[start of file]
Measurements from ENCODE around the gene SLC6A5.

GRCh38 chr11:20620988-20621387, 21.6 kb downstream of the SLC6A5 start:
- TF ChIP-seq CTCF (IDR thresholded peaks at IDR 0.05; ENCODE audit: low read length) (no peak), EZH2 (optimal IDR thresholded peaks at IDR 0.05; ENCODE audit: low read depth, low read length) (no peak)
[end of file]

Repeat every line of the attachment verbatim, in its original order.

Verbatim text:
Measurements from ENCODE around the gene SLC6A5.

GRCh38 chr11:20620988-20621387, 21.6 kb downstream of the SLC6A5 start:
- TF ChIP-seq CTCF (IDR thresholded peaks at IDR 0.05; ENCODE audit: low read length) (no peak), EZH2 (optimal IDR thresholded peaks at IDR 0.05; ENCODE audit: low read depth, low read length) (no peak)